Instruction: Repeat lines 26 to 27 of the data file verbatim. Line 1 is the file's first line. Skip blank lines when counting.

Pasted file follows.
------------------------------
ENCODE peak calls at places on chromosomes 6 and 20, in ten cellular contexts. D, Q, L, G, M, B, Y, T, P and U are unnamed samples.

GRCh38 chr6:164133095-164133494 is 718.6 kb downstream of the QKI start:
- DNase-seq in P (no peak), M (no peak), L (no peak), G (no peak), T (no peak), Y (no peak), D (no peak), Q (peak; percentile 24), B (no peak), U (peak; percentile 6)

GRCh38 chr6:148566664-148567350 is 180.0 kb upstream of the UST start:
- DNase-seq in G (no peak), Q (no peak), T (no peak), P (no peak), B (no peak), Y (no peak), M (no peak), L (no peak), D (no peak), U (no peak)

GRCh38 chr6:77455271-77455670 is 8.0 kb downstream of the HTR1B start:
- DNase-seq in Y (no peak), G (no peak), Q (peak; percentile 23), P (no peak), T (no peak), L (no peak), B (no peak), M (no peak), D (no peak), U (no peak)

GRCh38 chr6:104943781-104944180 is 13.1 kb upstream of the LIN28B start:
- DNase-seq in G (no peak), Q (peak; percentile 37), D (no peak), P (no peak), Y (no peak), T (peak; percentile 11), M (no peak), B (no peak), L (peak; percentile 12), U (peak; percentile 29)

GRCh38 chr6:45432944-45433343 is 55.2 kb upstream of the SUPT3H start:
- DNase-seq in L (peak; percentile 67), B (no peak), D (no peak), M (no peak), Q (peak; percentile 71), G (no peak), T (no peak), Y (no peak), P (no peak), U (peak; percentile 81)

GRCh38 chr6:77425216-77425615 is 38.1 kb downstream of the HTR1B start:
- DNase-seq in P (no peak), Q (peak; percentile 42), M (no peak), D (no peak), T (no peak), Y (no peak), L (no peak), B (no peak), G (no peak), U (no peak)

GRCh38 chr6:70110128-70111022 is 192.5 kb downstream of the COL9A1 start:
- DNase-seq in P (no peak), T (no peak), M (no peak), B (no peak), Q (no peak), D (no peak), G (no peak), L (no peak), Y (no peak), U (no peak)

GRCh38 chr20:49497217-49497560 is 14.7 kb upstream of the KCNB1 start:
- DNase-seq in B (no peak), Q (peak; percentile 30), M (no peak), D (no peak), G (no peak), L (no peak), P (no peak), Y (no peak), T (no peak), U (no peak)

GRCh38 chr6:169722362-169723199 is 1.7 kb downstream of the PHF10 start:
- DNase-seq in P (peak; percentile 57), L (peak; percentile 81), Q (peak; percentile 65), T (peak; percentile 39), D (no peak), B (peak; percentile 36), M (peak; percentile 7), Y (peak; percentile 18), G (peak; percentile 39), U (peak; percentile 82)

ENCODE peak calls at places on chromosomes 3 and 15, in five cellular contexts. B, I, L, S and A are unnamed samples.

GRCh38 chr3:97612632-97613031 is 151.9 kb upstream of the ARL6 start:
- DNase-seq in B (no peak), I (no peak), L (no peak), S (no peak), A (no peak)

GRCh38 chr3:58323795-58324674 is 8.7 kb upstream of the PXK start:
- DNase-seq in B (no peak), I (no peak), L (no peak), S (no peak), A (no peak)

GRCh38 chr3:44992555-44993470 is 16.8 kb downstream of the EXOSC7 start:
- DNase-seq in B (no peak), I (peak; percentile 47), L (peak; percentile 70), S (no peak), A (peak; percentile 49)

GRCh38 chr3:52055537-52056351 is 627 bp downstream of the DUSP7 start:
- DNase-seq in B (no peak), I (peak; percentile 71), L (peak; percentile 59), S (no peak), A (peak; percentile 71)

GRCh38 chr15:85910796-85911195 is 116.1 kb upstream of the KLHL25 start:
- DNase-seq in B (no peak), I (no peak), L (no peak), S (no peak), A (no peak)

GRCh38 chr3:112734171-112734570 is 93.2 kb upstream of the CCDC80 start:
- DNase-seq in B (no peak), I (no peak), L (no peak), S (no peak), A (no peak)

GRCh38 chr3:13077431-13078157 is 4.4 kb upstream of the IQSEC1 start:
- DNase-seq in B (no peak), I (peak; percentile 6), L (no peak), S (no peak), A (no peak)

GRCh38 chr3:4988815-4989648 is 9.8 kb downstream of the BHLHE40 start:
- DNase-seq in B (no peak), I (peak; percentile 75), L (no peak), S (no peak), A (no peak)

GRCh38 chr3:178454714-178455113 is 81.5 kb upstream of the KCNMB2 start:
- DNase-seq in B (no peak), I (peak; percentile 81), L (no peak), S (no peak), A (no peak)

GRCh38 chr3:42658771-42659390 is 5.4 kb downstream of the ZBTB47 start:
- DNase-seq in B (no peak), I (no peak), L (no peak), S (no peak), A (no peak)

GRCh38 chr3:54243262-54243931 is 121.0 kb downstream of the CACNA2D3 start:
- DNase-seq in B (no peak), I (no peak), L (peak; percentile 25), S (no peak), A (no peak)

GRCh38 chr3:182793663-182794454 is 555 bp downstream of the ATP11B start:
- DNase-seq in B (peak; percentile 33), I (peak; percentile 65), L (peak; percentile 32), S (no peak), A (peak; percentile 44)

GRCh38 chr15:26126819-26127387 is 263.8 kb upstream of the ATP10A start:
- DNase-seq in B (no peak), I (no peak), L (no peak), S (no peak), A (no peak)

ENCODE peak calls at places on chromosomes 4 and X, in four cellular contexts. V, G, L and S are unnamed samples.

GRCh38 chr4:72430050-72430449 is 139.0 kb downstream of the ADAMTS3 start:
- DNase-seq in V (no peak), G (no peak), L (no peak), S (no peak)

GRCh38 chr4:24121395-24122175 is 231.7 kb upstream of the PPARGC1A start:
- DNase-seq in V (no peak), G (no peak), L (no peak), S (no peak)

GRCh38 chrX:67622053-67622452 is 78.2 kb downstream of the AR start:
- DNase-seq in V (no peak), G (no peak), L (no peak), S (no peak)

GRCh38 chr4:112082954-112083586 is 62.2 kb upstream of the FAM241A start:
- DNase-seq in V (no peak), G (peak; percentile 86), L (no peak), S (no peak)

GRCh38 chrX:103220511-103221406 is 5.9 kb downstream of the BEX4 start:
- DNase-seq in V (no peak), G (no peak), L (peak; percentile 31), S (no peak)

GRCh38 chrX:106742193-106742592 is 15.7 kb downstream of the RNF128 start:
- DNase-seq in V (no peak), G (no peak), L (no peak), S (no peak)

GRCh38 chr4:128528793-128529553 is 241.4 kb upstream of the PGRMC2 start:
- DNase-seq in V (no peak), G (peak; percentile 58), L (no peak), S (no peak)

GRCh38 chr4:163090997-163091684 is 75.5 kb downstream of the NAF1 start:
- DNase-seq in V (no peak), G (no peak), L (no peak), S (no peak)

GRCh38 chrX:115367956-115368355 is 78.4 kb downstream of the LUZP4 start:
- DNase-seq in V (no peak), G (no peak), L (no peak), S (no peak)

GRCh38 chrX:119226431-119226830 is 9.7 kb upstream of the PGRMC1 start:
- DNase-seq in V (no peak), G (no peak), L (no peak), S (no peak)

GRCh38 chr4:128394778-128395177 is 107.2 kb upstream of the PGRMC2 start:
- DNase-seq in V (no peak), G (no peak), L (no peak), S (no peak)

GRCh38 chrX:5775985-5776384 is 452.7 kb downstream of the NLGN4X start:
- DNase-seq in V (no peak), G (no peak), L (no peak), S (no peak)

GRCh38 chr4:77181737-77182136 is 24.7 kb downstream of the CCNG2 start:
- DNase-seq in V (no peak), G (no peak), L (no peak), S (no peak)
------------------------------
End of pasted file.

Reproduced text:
- DNase-seq in B (no peak), I (peak; percentile 47), L (peak; percentile 70), S (no peak), A (peak; percentile 49)

GRCh38 chr3:52055537-52056351 is 627 bp downstream of the DUSP7 start: